We all know how valuable referrals can be to our growth, and we all want more of them. But getting referrals is a notorious challenge for many entrepreneurs. Even those who do generate word-of-mouth business often don't really understand why those referrals come their way -- or how to go about getting more of them in a systematic, strategic manner.
Generating a steady stream of high-quality referrals is essentially the mission of Bill Cates, author of Get More Referrals Now and Beyond Referrals. Known in many circles as the "king of referrals," Cates has spent two decades building, honing and perfecting a system for generating new business from existing clients -- a system that has lead to amazing results for thousands of businesses both large and small.
Cates believes that referrals are more important than ever in today's environment, where your potential customers are being hammered by thousands of marketing messages a day. A trusted referral that cuts through that noise can be invaluable to you and the consumer.
With that in mind, here are three key moves that you can make right now that will boost your referrals -- and could even ensure that you never have to market yourself again.
1. Identify the real referral givers among your clients.
It sounds counterintuitive, but your satisfied and loyal clients may not be reliable referral sources. For example, research on financial advisors by Advisor Impact showed that while nearly 80% rated their advisors at least an 8 of 10 in terms of overall satisfaction, just 29% provided a referral in the preceding 12 months.
To get a steady stream of ideal referrals, you need to have clients who are truly engaged with you and your offering. In that same study noted above, 100% of the clients identified as engaged clients gave at least one referral.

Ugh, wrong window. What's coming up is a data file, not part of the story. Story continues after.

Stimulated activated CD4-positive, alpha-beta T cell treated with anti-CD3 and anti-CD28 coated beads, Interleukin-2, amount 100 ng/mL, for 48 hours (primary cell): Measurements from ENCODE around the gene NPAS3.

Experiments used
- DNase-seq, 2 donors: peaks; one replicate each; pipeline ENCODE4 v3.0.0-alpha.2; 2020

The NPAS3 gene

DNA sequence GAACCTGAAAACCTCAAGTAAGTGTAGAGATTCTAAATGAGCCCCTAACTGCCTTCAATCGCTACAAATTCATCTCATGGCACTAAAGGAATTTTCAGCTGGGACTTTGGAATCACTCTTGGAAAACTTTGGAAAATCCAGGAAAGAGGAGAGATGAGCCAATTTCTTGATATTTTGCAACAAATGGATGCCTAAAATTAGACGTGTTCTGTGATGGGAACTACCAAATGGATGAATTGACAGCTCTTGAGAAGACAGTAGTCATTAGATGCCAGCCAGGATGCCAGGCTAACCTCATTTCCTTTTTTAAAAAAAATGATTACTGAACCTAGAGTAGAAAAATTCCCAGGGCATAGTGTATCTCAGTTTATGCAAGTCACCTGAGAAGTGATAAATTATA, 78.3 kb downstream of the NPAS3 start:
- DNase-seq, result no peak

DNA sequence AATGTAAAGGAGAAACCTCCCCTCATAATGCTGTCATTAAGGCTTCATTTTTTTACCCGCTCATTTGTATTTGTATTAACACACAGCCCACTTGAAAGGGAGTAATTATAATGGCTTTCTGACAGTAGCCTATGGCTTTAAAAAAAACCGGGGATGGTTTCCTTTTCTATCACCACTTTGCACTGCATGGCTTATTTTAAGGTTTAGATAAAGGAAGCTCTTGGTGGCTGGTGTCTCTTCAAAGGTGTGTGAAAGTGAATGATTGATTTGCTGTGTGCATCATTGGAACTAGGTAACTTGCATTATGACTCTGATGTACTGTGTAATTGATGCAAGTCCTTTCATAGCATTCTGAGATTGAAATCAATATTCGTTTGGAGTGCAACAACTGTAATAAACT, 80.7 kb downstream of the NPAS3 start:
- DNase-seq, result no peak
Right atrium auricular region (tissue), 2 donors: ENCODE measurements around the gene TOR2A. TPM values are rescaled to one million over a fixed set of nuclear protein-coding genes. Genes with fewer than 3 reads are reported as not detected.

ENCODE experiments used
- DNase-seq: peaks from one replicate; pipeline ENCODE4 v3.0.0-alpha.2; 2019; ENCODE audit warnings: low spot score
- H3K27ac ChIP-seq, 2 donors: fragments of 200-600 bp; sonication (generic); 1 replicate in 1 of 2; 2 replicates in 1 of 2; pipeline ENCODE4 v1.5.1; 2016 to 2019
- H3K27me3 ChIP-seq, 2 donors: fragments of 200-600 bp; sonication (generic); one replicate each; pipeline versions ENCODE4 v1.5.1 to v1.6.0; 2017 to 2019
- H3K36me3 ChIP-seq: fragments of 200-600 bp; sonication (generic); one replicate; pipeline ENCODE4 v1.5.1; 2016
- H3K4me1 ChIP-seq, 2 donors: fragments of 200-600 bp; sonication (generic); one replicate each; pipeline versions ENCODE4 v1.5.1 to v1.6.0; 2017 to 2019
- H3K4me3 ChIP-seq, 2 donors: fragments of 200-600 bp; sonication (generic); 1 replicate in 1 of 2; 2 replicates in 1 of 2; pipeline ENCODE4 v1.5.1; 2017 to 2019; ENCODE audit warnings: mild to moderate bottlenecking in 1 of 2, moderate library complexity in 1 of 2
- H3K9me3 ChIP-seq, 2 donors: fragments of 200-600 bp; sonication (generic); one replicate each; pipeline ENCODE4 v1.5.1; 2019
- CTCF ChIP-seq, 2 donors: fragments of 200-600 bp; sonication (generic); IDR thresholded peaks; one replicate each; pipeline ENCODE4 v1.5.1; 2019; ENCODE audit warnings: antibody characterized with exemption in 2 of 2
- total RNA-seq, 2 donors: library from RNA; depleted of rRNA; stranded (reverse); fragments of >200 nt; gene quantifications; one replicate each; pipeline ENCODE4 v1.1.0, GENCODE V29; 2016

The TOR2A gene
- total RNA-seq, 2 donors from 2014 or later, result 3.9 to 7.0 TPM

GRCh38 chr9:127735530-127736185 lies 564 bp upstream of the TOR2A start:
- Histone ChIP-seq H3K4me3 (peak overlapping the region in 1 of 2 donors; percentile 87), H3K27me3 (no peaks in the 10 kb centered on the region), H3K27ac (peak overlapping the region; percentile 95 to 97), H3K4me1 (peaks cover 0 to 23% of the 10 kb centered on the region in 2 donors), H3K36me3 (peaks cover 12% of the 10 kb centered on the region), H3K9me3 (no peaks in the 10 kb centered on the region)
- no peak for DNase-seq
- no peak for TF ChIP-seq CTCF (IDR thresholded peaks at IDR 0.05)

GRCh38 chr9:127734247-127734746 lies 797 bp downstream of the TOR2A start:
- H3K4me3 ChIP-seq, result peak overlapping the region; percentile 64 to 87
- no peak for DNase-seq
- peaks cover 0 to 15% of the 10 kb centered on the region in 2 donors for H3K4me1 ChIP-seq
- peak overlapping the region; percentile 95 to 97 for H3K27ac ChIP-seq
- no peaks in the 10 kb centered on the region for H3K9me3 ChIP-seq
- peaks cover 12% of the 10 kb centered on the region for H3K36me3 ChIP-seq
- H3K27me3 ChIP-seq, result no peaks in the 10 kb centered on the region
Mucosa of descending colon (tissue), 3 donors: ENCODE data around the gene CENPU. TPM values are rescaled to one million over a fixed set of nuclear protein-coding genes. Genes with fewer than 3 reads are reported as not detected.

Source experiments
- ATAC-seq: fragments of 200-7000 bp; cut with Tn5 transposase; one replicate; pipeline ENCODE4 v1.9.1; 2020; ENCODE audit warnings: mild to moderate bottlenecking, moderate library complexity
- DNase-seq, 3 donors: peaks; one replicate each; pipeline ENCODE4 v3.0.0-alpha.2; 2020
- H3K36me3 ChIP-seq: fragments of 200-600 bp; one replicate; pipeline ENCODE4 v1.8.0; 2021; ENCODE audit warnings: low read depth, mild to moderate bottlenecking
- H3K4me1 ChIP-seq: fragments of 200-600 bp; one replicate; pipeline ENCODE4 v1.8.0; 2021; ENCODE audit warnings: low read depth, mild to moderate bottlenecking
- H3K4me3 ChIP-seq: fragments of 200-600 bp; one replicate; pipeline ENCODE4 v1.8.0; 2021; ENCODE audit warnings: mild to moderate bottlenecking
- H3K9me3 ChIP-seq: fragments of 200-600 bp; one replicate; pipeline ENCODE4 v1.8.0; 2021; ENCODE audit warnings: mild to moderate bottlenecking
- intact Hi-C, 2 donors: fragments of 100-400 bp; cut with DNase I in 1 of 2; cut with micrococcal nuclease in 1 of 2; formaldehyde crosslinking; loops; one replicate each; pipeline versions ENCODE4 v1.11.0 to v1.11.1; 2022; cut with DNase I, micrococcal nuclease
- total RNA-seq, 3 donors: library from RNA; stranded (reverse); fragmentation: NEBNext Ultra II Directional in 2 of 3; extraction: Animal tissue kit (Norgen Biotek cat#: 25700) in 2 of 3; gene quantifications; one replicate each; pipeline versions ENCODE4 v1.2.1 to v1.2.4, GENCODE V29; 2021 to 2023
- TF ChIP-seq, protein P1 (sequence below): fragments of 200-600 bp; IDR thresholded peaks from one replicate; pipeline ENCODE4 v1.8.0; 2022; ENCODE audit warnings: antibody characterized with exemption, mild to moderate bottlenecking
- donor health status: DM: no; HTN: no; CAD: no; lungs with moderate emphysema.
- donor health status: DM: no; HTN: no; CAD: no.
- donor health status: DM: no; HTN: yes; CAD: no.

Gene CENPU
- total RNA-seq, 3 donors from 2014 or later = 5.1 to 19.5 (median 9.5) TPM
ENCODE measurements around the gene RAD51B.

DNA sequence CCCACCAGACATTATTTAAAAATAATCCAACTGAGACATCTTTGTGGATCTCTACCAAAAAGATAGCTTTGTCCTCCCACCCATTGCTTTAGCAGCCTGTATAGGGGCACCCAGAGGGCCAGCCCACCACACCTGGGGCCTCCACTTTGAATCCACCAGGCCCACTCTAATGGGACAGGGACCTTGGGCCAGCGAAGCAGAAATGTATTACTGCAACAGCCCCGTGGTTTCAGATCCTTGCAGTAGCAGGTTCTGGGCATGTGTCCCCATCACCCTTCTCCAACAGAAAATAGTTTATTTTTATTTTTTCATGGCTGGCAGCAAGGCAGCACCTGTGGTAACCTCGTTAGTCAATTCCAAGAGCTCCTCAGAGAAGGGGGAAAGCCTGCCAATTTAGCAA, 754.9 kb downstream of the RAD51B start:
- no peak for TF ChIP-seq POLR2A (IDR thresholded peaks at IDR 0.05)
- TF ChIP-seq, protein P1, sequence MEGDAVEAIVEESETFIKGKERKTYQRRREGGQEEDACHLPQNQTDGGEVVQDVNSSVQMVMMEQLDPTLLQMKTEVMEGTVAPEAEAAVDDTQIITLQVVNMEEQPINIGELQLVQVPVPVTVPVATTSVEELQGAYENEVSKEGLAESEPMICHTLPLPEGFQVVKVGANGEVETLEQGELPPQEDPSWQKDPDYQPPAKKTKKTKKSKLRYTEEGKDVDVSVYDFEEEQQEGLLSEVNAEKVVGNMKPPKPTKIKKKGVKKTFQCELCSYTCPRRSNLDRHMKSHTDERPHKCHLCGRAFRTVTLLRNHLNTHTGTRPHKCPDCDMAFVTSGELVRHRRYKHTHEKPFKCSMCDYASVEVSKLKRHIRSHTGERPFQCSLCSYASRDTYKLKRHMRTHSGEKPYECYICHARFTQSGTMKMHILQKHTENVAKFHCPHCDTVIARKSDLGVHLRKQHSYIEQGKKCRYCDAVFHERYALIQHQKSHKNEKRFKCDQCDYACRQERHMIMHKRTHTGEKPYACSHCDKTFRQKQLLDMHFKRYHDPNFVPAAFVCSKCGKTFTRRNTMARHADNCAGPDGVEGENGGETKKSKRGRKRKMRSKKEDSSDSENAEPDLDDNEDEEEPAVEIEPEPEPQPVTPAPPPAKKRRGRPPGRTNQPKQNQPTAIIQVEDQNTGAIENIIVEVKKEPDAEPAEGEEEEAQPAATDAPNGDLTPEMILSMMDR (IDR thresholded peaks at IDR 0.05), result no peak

2. Enhance your referability.
Obviously, then, you want to take steps to enhance your referability by creating hugely engaged clients. Here's how to turn a merely content client into an engaged one who is highly likely to refer:
- Create an initial process that is referable. Create value for the client from the start instead of just trying to make the sale. Having an onboarding process that fosters your referability helps create that feeling of engagement right away. Cates cites one example: Talk about what the future of the relationship between you and the new client will look like. "Lay out for them your client promise -- how you'll stay in touch, how often you'll meet for business purposes, when and where you'll meet and so on," says Cates. "What occurs is that they'll start to feel that sense of engagement before you actually even do any of those things for them."
3. Ask for introductions.
Highly engaged clients are more likely than non-engaged clients to voluntarily provide introductions to prospects. But as the saying goes, if you really want something you need to ask for it. Cates recommends a process called VIPS that will help ensure you don't appear to be begging or putting pressure on your clients.
- Value. Check in with clients about your relationship and ask them to discuss the specific aspects that they have found to be most valuable. Based on their responses, ask them how they feel they are progressing toward their goals and what else they seek from you.
Referrals don't just happen. You have to grow and cultivate engaged relationships with your clients, then approach them with a systematic plan in place. Do those things, and you'll build a true referral machine that generates all the business you need to soar.
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